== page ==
BOSTON -- When both Tim Wakefield and Jason Varitek decided to retire during the offseason, one of the immediate reactions was that the longtime Red Sox players should throw out the ceremonial first pitch on Opening Day at Fenway Park.
That idea came to fruition on Friday.
During pregame ceremonies, Varitek and Wakefield walked out from behind a giant American flag covering the Green Monster and walked toward the mound before a standing ovation. Most thought the veteran knuckleballer would throw the pitch and Varitek would catch it, but that wasn't the case. Jim Rice and Dwight Evans emerged from the dugout to catch pitches from the new retirees.
After receiving hugs and handshakes from their now former teammates, Varitek and Wakefield held a press conference to discuss the ceremony and life after baseball.
Here is some of the Q&A:
On being honored today at Fenway:
Wakefield: “It was very emotional for both of us standing behind the flag and reminiscing on our time together and trying to get the walk over with as fast as possible to get off the field. It’s a special day, it really is. Spending this much time with this guy and being able to share it with him today, throwing out the first pitch for the home opener was pretty special.”
Varitek: “The walk got a little fast and I said, ‘Wake, I’ve got to slow down a little bit.’ It’s nice to see a game from a different view.”
Reflecting on their careers:
Wakefield: “The greatest feedback I think I can get on my decision is from my kids. I’m seeing such a drastic change with me being around more with them. That was the most important thing to me, is never regretting not being there for them. Now that I’m home full time with them, it’s a special time, the right time.”
Varitek: “I can’t follow that. I don’t know if it’s going to all sink in, yet. I think getting through different stages, like that was the first time I was around the field was in spring training for the announcement and stuff. It bit a little bit and I got excited in a different way. On Opening Day, that was the first time I’ve sat down and watched every pitch. It’s an adjustment along those lines, but the opportunities weren’t here and there wasn’t much more I could do because I think making that decision to stay here was the right thing to do, to retire here. My family, my kids, that’s a definite bonus, too.”
On the 100th anniversary of Fenway Park:
Varitek: “It’s a unique home that we have had parts of being through different (eras), I would say, the pre-championship and the post-championship. It’s brought energy from negative energy to positive energy, from people wondering when they’re going to get their hearts broken to when are we going to win our next one. Playing here every day, day in and day out, we were spoiled in those regards because of the support, the 10th man that this fan base can give you on the field. It always needs to be steered in the right direction, though. Like now, these guys need it. They need these guys in the stands.”
Wakefield: “This ballpark is so special. Playing here as long as we have and getting to know the history when we first got here about Fenway Park, I mean, what a cathedral to play in. It’s like going to church every day. This stadium is the star here. Fenway is a star, as well as our fans. Like Tek said, they’re our 10th or 26th man on our roster. There have been many times when you can feel the momentum change in this ballpark, especially in October. I think it’s helped us win a lot of games here.”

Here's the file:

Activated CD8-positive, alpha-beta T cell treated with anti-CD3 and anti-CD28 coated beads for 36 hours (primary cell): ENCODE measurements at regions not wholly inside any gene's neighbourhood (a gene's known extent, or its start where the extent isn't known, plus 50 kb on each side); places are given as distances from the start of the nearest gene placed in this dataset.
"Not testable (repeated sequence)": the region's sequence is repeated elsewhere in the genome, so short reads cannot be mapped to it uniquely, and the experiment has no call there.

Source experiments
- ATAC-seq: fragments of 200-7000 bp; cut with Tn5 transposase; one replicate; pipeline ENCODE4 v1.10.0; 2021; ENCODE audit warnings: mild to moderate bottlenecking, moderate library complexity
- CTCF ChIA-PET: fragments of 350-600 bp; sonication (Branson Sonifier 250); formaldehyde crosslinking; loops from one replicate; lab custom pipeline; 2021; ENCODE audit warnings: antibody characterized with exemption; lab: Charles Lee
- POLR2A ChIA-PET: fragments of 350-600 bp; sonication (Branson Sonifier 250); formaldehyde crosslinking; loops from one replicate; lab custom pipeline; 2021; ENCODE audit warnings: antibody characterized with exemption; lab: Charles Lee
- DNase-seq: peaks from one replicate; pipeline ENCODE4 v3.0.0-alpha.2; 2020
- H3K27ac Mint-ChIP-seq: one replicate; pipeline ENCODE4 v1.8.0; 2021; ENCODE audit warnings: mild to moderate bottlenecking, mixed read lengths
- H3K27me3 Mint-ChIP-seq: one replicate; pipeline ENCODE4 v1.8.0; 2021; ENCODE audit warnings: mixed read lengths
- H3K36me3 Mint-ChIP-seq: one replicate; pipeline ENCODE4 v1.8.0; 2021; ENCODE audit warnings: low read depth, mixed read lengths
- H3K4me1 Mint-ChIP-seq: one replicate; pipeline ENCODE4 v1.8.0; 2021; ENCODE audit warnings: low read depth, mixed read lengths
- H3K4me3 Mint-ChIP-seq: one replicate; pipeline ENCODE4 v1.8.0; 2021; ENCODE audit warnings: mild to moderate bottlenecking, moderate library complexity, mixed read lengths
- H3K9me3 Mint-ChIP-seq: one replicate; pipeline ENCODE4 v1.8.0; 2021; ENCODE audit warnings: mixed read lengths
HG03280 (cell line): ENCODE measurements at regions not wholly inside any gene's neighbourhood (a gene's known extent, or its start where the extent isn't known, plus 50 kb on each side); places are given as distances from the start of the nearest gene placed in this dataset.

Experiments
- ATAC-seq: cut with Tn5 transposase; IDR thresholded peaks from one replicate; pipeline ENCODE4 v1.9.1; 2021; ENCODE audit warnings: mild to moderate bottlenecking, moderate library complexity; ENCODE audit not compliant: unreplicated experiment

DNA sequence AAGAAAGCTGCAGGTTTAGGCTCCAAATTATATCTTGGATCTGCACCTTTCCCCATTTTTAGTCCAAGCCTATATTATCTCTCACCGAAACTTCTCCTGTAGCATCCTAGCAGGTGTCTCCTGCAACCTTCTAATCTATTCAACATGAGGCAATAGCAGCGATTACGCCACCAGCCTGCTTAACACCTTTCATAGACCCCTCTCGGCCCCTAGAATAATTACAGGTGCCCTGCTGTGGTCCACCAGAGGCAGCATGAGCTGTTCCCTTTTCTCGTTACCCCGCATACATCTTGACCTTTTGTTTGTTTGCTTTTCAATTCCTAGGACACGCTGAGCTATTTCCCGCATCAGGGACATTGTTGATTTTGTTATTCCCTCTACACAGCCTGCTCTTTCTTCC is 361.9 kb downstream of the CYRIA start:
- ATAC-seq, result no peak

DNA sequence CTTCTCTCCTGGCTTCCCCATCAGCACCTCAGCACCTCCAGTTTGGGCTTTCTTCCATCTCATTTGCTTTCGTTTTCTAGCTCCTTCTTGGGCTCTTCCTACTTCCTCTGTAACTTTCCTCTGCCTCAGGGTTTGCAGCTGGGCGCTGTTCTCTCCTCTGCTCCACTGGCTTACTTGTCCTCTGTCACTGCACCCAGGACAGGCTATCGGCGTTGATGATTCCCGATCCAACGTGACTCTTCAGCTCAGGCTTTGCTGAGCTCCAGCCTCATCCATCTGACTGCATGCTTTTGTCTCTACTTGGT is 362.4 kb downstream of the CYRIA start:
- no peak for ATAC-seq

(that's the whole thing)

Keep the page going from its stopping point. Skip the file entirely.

How Fenway changed after 2004:
Varitek: “For me, it changed so much more in a positive. As a player, in a year or so, everybody who has built stuff here over time, passing it down from Yaz to Jim Rice to Mo to Valentin to Wake to myself and on and on, that burden of not being able to get over the hump and win that championship was felt. It was felt by the players and to take those steps and continue to build and move forward and come closer was a big part to do with it. We finally broke through and the whole energy from the fan base changed.”
Wakefield: “I agree with that. It was such a positive thing to happen. Not only did we deal with the burden from years and years before us, we felt the pain of the fans, too. That was a hard thing to take on as a player here, not only the toughness of not winning for so many years, but to be able to share it, and you’ve heard me say this, the greatest thing about ’04 was being able to share it with generations and generations of Red Sox fans, and to be able to share it with former players who were close but couldn’t get over that hump. This ballpark has changed so much. The new ownership group that came in and decided to keep Fenway Park home of the Boston Red Sox, and what they’ve done to this stadium, winning two World Championships here, has been an amazing thing to watch unfold during our time playing here, and still to today. It’s a special place and it’ll never be forgotten by either one of us.”
Varitek, on whether he will take a job with Red Sox:
Varitek: "We’re still talking. I’ve had some things that have kept me busy at home, family stuff. So work in progress, there’s a lot of newness, a lot of things going on but continuing to talk and trying to figure out if there can be help. But in between I keep my lines of communication open with (bullpen coach) Gary Tuck and my catchers and my pitchers and stuff.”